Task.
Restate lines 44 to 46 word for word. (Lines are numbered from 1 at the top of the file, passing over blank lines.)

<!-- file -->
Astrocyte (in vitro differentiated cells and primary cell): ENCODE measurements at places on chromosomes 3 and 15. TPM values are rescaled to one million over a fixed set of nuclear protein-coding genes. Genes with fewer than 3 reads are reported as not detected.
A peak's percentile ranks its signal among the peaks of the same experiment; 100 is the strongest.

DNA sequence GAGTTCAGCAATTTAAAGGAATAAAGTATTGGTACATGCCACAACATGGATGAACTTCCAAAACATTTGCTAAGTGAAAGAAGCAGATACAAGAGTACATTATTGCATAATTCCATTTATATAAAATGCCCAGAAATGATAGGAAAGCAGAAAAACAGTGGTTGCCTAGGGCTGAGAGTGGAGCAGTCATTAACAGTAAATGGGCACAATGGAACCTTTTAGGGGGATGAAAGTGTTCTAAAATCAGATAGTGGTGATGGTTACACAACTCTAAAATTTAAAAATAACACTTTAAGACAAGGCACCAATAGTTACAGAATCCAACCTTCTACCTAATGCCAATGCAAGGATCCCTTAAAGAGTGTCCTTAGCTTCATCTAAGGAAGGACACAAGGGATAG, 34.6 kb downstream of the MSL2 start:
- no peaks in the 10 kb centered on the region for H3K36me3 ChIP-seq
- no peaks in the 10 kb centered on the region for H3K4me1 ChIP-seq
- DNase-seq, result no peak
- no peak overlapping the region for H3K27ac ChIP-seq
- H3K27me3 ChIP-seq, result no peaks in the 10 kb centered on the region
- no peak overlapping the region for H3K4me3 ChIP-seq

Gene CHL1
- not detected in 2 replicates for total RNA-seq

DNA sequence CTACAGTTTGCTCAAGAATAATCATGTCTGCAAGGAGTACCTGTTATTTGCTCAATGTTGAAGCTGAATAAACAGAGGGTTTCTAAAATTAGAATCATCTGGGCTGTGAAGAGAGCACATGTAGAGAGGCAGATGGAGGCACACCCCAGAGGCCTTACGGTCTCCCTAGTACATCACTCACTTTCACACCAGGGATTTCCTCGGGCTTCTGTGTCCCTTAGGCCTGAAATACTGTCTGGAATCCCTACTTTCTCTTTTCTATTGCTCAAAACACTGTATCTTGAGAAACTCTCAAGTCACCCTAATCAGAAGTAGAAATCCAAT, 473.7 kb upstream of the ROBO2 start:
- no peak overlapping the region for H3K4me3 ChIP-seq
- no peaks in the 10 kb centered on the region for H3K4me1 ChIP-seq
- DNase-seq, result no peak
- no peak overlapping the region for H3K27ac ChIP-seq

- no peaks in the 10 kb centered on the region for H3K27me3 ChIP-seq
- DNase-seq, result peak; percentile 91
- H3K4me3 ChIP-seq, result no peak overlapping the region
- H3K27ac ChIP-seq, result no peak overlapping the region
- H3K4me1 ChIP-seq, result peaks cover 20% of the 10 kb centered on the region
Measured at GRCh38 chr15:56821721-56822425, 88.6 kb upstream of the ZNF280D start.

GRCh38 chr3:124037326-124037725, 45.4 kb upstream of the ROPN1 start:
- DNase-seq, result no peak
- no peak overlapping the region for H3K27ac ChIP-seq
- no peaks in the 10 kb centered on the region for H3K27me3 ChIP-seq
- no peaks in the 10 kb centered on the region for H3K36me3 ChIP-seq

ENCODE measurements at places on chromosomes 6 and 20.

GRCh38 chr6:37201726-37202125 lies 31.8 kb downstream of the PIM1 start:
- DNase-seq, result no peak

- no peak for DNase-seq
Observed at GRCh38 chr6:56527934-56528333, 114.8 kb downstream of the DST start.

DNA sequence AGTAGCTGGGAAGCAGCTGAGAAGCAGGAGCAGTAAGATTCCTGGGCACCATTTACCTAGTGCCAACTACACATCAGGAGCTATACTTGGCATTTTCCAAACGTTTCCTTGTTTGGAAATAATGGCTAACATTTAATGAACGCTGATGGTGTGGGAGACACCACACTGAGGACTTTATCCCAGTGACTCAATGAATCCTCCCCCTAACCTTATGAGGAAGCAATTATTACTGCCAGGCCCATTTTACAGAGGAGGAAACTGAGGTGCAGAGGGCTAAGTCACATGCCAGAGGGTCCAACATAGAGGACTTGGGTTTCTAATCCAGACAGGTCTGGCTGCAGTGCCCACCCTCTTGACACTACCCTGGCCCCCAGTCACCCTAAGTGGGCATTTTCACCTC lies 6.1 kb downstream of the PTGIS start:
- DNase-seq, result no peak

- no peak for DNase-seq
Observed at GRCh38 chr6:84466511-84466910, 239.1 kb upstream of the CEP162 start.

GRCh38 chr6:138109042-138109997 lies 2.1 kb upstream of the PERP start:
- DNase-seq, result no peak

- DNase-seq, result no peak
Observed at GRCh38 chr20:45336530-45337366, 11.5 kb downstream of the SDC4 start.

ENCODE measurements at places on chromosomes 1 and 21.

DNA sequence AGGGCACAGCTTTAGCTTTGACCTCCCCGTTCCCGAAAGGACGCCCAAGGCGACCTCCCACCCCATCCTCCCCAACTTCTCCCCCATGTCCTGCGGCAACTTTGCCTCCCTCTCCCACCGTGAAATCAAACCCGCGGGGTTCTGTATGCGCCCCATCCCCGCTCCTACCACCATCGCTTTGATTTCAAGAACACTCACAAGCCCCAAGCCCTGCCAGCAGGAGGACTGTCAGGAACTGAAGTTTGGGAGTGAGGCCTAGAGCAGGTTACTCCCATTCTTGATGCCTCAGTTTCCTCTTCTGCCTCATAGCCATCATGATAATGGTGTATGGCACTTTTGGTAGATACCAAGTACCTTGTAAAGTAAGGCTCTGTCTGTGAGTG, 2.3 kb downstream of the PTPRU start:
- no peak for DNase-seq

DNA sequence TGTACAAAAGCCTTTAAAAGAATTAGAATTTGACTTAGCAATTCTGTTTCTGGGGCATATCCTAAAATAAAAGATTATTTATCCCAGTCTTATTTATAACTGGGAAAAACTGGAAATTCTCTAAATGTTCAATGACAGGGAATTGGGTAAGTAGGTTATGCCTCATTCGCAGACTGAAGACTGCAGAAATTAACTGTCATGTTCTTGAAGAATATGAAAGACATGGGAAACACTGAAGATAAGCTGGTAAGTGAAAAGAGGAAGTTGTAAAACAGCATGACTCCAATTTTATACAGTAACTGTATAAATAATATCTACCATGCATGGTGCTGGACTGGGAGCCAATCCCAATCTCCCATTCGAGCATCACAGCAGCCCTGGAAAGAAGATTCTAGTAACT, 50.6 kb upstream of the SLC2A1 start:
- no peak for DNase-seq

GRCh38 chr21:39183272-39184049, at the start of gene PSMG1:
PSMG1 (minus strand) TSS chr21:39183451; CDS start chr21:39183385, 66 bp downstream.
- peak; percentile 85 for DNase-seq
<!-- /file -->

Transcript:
DNA sequence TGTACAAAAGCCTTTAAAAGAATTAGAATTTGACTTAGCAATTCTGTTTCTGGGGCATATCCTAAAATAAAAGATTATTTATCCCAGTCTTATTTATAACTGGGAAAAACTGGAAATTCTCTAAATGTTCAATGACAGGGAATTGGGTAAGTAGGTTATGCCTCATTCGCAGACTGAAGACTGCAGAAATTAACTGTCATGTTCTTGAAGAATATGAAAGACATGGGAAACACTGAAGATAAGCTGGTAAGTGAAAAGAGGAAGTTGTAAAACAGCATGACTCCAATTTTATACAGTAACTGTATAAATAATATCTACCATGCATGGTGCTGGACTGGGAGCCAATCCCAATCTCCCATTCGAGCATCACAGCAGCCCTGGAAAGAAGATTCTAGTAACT, 50.6 kb upstream of the SLC2A1 start:
- no peak for DNase-seq

GRCh38 chr21:39183272-39184049, at the start of gene PSMG1: